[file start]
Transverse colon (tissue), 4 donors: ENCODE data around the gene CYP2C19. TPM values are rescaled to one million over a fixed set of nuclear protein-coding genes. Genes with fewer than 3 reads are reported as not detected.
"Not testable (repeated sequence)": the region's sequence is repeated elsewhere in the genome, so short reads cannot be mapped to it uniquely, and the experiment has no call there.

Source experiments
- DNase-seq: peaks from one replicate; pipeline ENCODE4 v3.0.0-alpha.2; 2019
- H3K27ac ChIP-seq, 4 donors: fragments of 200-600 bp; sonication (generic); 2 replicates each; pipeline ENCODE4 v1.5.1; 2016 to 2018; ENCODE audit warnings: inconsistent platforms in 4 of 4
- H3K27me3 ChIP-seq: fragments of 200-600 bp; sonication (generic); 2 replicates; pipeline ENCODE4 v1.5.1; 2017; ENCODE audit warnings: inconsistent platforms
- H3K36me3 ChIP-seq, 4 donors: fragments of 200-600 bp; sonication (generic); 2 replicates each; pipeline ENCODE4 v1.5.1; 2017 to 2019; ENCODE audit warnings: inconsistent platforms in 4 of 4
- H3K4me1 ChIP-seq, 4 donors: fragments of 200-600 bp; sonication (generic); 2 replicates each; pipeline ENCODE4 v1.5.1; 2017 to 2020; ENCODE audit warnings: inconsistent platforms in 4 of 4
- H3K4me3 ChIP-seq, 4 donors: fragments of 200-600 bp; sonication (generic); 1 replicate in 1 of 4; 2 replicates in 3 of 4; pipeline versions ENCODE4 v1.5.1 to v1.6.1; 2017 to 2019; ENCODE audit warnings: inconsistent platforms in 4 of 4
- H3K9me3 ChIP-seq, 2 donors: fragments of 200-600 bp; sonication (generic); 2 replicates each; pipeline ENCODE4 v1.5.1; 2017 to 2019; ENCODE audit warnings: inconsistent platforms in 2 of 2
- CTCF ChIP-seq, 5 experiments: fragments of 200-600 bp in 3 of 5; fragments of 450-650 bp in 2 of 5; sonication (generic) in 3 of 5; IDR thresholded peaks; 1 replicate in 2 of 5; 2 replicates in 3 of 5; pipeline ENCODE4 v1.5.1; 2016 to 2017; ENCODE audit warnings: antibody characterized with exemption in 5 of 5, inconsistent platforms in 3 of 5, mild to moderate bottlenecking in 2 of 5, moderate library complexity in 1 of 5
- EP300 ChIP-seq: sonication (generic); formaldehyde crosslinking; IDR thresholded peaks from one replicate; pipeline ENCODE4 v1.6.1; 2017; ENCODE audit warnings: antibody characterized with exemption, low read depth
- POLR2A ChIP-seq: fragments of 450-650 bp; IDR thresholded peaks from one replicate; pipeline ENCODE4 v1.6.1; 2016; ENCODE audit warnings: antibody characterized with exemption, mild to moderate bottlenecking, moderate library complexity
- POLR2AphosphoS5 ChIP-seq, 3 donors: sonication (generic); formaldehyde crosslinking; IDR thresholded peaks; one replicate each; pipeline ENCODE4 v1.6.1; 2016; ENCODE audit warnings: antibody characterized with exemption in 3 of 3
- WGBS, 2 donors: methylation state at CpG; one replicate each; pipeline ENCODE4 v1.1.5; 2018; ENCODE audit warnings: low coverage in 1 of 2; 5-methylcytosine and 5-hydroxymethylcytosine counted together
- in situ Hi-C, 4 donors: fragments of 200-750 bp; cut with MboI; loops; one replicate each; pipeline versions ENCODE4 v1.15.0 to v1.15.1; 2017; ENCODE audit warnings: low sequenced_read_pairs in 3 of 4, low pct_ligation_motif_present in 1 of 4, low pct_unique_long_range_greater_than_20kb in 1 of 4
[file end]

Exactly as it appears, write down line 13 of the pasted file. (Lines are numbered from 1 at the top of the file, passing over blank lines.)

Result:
- POLR2A ChIP-seq: fragments of 450-650 bp; IDR thresholded peaks from one replicate; pipeline ENCODE4 v1.6.1; 2016; ENCODE audit warnings: antibody characterized with exemption, mild to moderate bottlenecking, moderate library complexity